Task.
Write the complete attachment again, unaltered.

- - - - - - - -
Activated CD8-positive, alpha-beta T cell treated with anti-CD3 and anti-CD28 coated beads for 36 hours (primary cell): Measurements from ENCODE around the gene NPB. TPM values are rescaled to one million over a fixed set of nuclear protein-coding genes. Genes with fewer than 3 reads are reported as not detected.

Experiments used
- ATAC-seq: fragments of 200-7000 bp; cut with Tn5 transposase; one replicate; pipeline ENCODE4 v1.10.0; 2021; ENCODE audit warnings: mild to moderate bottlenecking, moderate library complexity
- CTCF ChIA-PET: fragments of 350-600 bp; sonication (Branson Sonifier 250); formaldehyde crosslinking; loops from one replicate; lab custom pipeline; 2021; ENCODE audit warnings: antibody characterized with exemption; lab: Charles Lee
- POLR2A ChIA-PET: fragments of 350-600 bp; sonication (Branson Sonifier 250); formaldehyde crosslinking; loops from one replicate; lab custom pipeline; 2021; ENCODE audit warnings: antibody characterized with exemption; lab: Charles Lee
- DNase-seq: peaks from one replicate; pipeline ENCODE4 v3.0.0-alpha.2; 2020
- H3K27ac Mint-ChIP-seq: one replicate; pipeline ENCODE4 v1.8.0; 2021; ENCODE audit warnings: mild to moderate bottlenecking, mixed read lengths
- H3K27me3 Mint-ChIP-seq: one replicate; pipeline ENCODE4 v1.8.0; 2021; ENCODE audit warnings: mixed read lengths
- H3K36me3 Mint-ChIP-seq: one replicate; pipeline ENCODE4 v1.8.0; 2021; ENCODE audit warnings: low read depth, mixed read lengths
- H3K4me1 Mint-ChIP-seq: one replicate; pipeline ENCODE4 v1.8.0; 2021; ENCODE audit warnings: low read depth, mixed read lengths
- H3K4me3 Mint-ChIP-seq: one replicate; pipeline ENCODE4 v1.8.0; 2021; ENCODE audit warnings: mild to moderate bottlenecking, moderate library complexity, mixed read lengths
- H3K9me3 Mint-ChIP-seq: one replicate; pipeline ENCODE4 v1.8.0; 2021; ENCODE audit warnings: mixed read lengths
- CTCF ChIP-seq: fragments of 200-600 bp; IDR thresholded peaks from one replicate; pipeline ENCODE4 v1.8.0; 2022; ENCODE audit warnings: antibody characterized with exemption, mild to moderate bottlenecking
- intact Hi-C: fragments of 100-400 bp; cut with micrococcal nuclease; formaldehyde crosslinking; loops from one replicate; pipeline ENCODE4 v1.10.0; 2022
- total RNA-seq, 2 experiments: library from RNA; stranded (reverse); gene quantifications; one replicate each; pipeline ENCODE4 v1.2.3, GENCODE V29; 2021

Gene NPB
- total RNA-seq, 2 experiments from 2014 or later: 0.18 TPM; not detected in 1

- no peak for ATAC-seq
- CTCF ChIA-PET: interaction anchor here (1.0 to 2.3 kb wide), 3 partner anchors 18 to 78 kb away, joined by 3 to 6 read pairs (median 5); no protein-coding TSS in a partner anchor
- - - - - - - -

Activated CD8-positive, alpha-beta T cell treated with anti-CD3 and anti-CD28 coated beads for 36 hours (primary cell): Measurements from ENCODE around the gene NPB. TPM values are rescaled to one million over a fixed set of nuclear protein-coding genes. Genes with fewer than 3 reads are reported as not detected.

Experiments used
- ATAC-seq: fragments of 200-7000 bp; cut with Tn5 transposase; one replicate; pipeline ENCODE4 v1.10.0; 2021; ENCODE audit warnings: mild to moderate bottlenecking, moderate library complexity
- CTCF ChIA-PET: fragments of 350-600 bp; sonication (Branson Sonifier 250); formaldehyde crosslinking; loops from one replicate; lab custom pipeline; 2021; ENCODE audit warnings: antibody characterized with exemption; lab: Charles Lee
- POLR2A ChIA-PET: fragments of 350-600 bp; sonication (Branson Sonifier 250); formaldehyde crosslinking; loops from one replicate; lab custom pipeline; 2021; ENCODE audit warnings: antibody characterized with exemption; lab: Charles Lee
- DNase-seq: peaks from one replicate; pipeline ENCODE4 v3.0.0-alpha.2; 2020
- H3K27ac Mint-ChIP-seq: one replicate; pipeline ENCODE4 v1.8.0; 2021; ENCODE audit warnings: mild to moderate bottlenecking, mixed read lengths
- H3K27me3 Mint-ChIP-seq: one replicate; pipeline ENCODE4 v1.8.0; 2021; ENCODE audit warnings: mixed read lengths
- H3K36me3 Mint-ChIP-seq: one replicate; pipeline ENCODE4 v1.8.0; 2021; ENCODE audit warnings: low read depth, mixed read lengths
- H3K4me1 Mint-ChIP-seq: one replicate; pipeline ENCODE4 v1.8.0; 2021; ENCODE audit warnings: low read depth, mixed read lengths
- H3K4me3 Mint-ChIP-seq: one replicate; pipeline ENCODE4 v1.8.0; 2021; ENCODE audit warnings: mild to moderate bottlenecking, moderate library complexity, mixed read lengths
- H3K9me3 Mint-ChIP-seq: one replicate; pipeline ENCODE4 v1.8.0; 2021; ENCODE audit warnings: mixed read lengths
- CTCF ChIP-seq: fragments of 200-600 bp; IDR thresholded peaks from one replicate; pipeline ENCODE4 v1.8.0; 2022; ENCODE audit warnings: antibody characterized with exemption, mild to moderate bottlenecking
- intact Hi-C: fragments of 100-400 bp; cut with micrococcal nuclease; formaldehyde crosslinking; loops from one replicate; pipeline ENCODE4 v1.10.0; 2022
- total RNA-seq, 2 experiments: library from RNA; stranded (reverse); gene quantifications; one replicate each; pipeline ENCODE4 v1.2.3, GENCODE V29; 2021

Gene NPB
- total RNA-seq, 2 experiments from 2014 or later: 0.18 TPM; not detected in 1

- no peak for ATAC-seq
- CTCF ChIA-PET: interaction anchor here (1.0 to 2.3 kb wide), 3 partner anchors 18 to 78 kb away, joined by 3 to 6 read pairs (median 5); no protein-coding TSS in a partner anchor